Saturday, March 29, 2008

On Synaesthesia, by a synaesthete

I just found a short piece on the BBC news website on living, and growing up, with Synaesthesia, written by James Wannerton, president of the UK Synaesthesia Association, and himself a synaesthete (with taste associations). I personally am fascinated by synaesthesia, for all sorts of reasons, and this piece only enhances that by providing a personal view on how it affects ones life (for better and worse) rather than a discussion from the impersonal perspective of a neuroscience paper. An extract or two:
"...I found my word/taste associations having an increasing effect in my
everyday life, subtly dictating the nature and course of my friendships,
personal relationships, my education, my career, where I live, what I wear, what
I read, the make and colour of car that I drive. The list is endless.
What is beyond doubt is that I would never consider the option of being
cured, if ever such a thing were offered, although it would interest me to find
out how my perceptions would be altered if I "lost" it for a day. "

Link to the story

Thursday, March 20, 2008

Encephalon #41

The 41st issue of Encephalon is now up at Pure Pedantry (ok, so I'm a few days late...). An excellent round-up as usual, with the following posts being particularly interesting to me:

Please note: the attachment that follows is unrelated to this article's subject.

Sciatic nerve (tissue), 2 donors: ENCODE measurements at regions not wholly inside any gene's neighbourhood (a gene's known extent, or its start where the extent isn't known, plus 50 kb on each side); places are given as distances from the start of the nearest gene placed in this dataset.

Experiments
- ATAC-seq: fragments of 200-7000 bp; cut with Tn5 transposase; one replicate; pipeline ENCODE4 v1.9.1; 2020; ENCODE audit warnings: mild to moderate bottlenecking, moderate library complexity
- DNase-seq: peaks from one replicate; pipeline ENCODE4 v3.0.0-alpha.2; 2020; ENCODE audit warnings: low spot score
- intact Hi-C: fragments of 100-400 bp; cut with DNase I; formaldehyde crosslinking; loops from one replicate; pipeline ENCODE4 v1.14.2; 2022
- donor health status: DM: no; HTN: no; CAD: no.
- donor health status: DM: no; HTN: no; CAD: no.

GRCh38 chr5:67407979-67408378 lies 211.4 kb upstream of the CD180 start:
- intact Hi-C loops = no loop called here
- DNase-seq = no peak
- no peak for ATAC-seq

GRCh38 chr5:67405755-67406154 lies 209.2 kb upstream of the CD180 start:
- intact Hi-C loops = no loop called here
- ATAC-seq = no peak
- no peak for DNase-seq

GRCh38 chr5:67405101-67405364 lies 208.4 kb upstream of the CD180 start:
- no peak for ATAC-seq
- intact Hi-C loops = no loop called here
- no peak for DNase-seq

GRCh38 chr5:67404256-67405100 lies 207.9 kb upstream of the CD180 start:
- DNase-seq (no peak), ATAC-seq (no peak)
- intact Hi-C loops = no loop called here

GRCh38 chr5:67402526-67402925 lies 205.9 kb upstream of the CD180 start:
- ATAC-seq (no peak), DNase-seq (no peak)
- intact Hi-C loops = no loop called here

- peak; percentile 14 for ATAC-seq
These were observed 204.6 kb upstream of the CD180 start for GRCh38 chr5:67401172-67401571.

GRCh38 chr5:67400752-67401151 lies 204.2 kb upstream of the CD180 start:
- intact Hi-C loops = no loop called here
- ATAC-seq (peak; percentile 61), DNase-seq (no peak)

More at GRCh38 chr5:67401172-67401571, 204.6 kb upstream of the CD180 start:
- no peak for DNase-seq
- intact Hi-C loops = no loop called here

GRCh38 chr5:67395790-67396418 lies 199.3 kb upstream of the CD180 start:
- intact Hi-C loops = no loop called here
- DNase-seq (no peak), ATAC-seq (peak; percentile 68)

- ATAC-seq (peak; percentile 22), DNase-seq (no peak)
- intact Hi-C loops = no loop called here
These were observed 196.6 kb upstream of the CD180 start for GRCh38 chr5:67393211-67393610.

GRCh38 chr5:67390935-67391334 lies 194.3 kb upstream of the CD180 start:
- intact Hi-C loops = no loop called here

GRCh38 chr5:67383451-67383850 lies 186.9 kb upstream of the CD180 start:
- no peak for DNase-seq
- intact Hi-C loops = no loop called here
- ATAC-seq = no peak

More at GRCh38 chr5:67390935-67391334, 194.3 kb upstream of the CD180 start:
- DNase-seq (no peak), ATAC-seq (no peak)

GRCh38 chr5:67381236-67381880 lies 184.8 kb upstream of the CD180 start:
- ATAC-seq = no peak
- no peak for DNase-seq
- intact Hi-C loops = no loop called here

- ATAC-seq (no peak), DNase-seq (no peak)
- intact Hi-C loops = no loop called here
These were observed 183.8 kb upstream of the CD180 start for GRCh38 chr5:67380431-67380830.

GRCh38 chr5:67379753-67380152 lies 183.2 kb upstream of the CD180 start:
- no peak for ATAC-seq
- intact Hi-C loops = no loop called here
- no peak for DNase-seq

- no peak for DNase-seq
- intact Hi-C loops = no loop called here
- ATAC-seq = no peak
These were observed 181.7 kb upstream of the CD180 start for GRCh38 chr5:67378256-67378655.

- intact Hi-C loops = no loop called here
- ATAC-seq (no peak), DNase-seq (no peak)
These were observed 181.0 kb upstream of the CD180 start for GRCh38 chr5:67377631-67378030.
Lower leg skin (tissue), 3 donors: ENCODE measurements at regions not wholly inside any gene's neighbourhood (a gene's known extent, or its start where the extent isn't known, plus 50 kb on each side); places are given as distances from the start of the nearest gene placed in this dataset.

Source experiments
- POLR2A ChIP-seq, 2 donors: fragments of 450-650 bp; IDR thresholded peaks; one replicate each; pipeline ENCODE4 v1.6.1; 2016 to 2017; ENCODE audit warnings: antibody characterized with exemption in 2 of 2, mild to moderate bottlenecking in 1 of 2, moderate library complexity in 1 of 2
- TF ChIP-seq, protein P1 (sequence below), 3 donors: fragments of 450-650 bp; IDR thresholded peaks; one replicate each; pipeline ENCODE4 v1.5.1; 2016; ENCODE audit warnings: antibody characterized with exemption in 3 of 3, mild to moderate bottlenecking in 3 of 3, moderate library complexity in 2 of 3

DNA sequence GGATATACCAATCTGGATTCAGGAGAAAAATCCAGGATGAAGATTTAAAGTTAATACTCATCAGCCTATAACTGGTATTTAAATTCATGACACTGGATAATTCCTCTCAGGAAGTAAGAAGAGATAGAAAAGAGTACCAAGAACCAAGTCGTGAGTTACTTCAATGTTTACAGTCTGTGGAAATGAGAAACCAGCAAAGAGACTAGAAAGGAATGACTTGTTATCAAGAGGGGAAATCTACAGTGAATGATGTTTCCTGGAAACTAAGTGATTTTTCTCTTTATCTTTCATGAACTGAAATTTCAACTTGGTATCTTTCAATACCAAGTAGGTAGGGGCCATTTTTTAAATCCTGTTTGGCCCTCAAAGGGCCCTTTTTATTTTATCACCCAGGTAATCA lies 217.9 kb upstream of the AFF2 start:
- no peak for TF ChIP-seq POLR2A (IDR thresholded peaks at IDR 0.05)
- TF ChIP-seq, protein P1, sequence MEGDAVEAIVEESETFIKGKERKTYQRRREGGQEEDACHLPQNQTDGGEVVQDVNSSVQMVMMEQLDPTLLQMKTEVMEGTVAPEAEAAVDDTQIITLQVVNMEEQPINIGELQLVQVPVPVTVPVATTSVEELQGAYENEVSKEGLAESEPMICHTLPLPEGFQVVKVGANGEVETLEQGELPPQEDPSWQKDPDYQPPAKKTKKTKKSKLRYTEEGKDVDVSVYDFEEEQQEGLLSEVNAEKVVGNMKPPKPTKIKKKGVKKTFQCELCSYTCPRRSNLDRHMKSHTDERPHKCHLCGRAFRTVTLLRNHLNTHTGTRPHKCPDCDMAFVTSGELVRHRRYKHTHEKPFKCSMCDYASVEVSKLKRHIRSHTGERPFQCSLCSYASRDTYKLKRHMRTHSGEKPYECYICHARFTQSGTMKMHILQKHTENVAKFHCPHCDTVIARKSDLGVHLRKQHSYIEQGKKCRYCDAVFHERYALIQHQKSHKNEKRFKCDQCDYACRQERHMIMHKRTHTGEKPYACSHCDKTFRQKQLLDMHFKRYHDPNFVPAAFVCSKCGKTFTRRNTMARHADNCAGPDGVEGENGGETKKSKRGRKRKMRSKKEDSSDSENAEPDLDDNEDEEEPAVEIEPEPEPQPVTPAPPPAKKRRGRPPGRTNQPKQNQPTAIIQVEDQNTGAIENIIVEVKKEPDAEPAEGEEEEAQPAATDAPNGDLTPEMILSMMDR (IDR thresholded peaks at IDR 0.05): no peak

- From Neuroanthropology comes a piece on dissociation strategies, particularly in regard to sporting activities. Dissociation in this context refers to the ability to (or rather the effect of) perform some conscious task completely independantly of the actions you are making, the actions themselves thus no longer being consciously considered: for example, focussing on repeatedly counting to 100 whilst running. Indeed, attempting to concentrate on the physical activity, rather than dissociating from it, may actually impair performance.

- From Providentia comes the story of Solomon Shereshevsky, a man with an extraordinary memory - although he is better known as 'S' in Alexander Luria's writings. After much testing, Luria concluded that Solomon had an extreme case of synesthesia, where all stimuli were converted to (or rather strongly associated with) visual images. A nice reminder that many of the subjects of the classic (and most well-known) psychology case studies were just people trying to on with their lives in spite of their 'impairments'.

- Finally, from The Neurocritic, comes a review of an earth-shattering neuroimaging study press release which shows that hungry people are more attracted to pictures of food (specifically donuts in this case) than full people are :-) Despite the ridicule, there is also a review of the actual published paper, which revealed activation in the locus coeruleus during the hungry state, a hitherto generally overlooked region.

Tuesday, March 11, 2008

Extended Hiatus

I'm afraid that over the past few weeks, I've not been able to post much (or at all...) as I've been rather busy (just submitted my first conference paper - here's hoping it gets accepted...). I hope to post again in the next week or two through. A couple of links until then:

- The latest Encephalon, up at Mind Hacks
- A short piece on the widely reported thermally powered submarine robot
- The start of a series on introduction to neuron types: The Grid cell, at The Phineas Gage fan club
- A definition of "Emergence" at Brain Hammer